Published on
by

Amid Climate-Fueled Food Crisis, Filipino Forces Open Fire on Starving Farmers

Police and army forces in the Philippines unleashed bullets on a starving crowd, killing 10, for demonstrating for drought relief

A wounded farmer is assisted by other demonstrators after Friday's mass shooting by security forces in the Philippines. (Photo: Kilab Multimedia)

Police and army forces shot at about 6,000 starving farmers and Lumad Indigenous people demonstrating for drought relief in the Philippines on Friday, ultimately killing 10. Observers characterized the security forces' action as "a strafing."

"The government's response to hunger is violence," said Zeph Repollo, Southeast Asia campaign coordinator for 350.org, in an email to Common Dreams.

Three protesters were immediately killed, and by Monday the death toll had risen to 10 as more demonstrators succumbed to injuries.

"We don’t have anything to eat or harvest. Our plants wilted. Even our water has dried up."
—Noralyn Laus, demonstrating farmer

The farmers and Indigenous people had been blockading a highway in the Cotabato province for four days in a desperate plea for government aid, after this winter's record-breaking temperatures produced a three-months-long drought that has destroyed their crops and now threatens their lives.

The demonstrators were asking the government to provide 15,000 sacks of rice to ease the hunger crisis. Provincial governor Emmylou Mendoza has refused to engage the protesters.

"The government’s policy of  systematic land grabbing combined with the intensified El Nino pushed our farmers and indigenous peoples to heighten their struggles with sweat and blood in defense of their right to land and life," wrote Repollo in a statement.

After an especially intense El Nino created a months-long drought and the local government ignored their plight, farmers and Indigenous people blockaded a highway to publicize their need for relief. (Photo: Pinoy Weekly)

SCROLL TO CONTINUE WITH CONTENT

The media landscape is changing fast

Our news team is changing too as we work hard to bring you the news that matters most.

Change is coming. And we've got it covered.

Please donate to our 2019 Mid-Year Campaign today.

On Monday, local farmer Noralyn Laus gave Democracy Now! a firsthand account of the disaster:

"Why we came down here is not to make trouble. We just want to demand for rice, because of the situation of El Niño is leaving our tribes hungry. What happened yesterday, we didn’t start it. They started it by beating us. We wouldn’t be angry if we weren’t beaten up or attacked. We’re having a crisis. We don’t have anything to eat or harvest. Our plants wilted. Even our water has dried up."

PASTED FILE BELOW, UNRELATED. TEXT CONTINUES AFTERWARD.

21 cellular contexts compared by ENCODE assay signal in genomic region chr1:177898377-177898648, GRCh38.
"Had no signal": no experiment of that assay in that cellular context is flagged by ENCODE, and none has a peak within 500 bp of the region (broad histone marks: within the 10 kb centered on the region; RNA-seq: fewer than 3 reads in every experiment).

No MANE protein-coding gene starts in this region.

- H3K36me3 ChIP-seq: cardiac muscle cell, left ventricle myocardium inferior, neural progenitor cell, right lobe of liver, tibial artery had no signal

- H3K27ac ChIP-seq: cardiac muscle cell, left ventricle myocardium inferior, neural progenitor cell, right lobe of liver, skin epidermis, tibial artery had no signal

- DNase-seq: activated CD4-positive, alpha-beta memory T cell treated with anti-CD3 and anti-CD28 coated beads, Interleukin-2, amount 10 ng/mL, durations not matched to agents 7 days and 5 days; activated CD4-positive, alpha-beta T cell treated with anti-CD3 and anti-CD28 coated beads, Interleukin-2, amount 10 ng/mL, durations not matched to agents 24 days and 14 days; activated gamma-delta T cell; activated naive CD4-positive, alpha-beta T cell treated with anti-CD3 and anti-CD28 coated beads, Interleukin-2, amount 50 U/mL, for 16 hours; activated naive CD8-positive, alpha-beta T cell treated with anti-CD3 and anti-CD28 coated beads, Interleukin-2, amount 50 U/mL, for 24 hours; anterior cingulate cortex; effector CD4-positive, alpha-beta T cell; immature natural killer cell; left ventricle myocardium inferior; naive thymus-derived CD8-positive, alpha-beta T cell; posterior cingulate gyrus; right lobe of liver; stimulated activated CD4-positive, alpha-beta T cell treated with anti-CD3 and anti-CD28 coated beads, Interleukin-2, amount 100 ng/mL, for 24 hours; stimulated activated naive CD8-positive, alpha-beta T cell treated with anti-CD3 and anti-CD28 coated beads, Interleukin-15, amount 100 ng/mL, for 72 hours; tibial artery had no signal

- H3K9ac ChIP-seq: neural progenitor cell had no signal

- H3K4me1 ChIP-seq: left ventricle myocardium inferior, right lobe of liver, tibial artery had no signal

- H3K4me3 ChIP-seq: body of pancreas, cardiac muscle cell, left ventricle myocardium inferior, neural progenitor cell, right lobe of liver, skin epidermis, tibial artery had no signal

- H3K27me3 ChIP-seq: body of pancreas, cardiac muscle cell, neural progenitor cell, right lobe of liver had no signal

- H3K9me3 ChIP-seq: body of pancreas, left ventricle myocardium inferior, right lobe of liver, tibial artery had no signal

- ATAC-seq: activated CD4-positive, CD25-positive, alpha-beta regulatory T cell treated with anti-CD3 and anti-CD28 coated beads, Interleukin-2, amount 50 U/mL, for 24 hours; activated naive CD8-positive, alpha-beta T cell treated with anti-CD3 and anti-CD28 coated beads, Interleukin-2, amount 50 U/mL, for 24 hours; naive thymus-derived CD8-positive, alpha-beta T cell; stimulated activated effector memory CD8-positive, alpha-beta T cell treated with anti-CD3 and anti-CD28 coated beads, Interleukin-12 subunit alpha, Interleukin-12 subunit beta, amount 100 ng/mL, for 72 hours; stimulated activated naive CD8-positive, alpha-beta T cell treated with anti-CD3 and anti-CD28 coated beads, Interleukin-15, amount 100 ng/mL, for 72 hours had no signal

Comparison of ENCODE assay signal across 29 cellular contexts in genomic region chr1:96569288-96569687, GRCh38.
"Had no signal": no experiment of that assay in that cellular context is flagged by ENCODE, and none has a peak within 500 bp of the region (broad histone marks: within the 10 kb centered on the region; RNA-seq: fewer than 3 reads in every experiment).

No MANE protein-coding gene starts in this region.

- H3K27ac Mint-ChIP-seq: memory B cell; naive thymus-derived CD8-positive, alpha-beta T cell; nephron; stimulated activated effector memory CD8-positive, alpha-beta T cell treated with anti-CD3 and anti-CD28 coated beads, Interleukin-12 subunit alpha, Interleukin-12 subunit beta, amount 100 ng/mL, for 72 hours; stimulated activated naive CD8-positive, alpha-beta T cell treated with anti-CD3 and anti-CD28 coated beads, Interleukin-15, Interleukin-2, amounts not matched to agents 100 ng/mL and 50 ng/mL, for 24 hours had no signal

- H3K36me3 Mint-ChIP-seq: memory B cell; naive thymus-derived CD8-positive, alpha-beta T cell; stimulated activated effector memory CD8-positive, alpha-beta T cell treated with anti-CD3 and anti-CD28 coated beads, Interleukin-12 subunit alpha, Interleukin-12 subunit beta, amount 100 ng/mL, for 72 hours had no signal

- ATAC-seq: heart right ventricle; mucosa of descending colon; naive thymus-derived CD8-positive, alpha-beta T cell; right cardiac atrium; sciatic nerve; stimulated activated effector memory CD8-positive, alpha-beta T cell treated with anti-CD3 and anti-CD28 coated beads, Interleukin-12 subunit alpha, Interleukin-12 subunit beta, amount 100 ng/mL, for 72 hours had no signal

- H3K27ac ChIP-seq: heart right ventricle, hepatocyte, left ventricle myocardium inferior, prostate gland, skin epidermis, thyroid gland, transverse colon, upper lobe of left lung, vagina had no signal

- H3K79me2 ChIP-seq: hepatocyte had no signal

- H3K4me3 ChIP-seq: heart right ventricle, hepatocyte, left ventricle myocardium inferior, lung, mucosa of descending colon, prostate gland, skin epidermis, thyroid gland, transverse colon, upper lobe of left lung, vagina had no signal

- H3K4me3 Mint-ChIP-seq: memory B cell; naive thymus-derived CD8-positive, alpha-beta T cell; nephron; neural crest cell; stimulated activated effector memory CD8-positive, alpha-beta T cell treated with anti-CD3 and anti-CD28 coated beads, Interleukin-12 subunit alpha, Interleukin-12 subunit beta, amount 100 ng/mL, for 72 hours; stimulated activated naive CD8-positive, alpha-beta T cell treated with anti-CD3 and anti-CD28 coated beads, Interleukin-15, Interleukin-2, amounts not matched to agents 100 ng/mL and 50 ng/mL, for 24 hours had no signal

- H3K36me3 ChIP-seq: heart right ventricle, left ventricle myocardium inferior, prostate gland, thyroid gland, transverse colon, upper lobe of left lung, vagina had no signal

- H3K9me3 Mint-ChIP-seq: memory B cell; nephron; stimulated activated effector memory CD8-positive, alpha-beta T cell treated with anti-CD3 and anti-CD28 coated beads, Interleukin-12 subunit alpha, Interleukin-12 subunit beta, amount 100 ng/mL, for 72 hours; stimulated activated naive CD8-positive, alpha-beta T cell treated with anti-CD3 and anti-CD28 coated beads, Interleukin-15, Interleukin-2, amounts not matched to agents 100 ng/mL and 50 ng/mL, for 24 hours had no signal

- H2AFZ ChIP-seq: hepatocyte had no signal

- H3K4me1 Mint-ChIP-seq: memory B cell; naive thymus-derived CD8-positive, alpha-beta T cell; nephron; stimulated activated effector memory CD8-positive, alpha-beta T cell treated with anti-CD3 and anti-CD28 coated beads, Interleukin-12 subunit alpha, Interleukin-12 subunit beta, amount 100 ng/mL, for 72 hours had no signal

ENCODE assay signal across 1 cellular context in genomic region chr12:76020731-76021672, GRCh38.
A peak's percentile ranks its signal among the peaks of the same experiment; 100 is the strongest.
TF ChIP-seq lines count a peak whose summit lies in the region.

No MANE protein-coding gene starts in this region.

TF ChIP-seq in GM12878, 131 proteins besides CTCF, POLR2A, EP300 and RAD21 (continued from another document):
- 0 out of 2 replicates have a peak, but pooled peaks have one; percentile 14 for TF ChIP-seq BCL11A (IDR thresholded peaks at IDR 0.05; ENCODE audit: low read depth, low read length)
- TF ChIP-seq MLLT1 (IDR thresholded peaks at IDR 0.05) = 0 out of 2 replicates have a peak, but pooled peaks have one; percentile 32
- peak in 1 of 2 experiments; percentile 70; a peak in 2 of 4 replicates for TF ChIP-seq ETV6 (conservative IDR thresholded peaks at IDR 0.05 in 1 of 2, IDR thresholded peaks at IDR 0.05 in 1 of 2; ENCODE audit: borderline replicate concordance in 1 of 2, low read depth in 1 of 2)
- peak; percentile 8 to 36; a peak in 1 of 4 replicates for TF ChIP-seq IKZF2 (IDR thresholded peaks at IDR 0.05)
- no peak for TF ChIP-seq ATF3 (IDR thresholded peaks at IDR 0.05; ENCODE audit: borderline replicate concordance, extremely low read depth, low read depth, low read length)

"Our farmers—the country’s food producers—are battered the hardest and are left in poverty and hunger," Rapollo said. "Civil disobedience will continue to escalate until the government stops playing deaf and blind to the genuine cry of the people."

Seventy-eight people were still under arrest on Monday, Rapollo said, and a local Methodist Church is sheltering many protesters who escaped the bullets. Rapollo also reported that no members of the armed forces have been relieved of duty or investigated for Friday's shooting.

The state-sponsored violence in the Philippines portends what turmoil may come as the planet continues to warm, creating more disastrous, extreme weather events worldwide, environmental activists note.

"The conditions that prompted the 3-day blockade gives us a glimpse of what’s ahead if decisive and just actions in addressing climate change remain in the periphery," said Repollo.

"This is not a distant reality to anywhere in the world," Repollo wrote to Common Dreams, "unless we change the system that feeds [on] hunger, injustices, and climate catastrophe."

We want a more open and sharing world.

That's why our content is free. Free to read. Free to republish. Free to share. With no advertising. No paywalls. No selling of your data. How? Nonprofit. Independent. Reader-supported.

All of our original content is published under Creative Commons—allowing (and encouraging) our articles to be republished freely anywhere. In addition to the traffic and reach our content generates on our site, the multiplying impact of our work is huge and growing as our articles flourish across the Internet and are republished by other large and small online and print outlets around the world.

Several times a year we run brief campaigns to ask our readers to pitch in—and thousands of small donations fund our newsroom and allow us to continue publishing. Our 2019 Mid-Year Campaign is underway. Can you help? We can't do it without you.

Please select a donation method:



Share This Article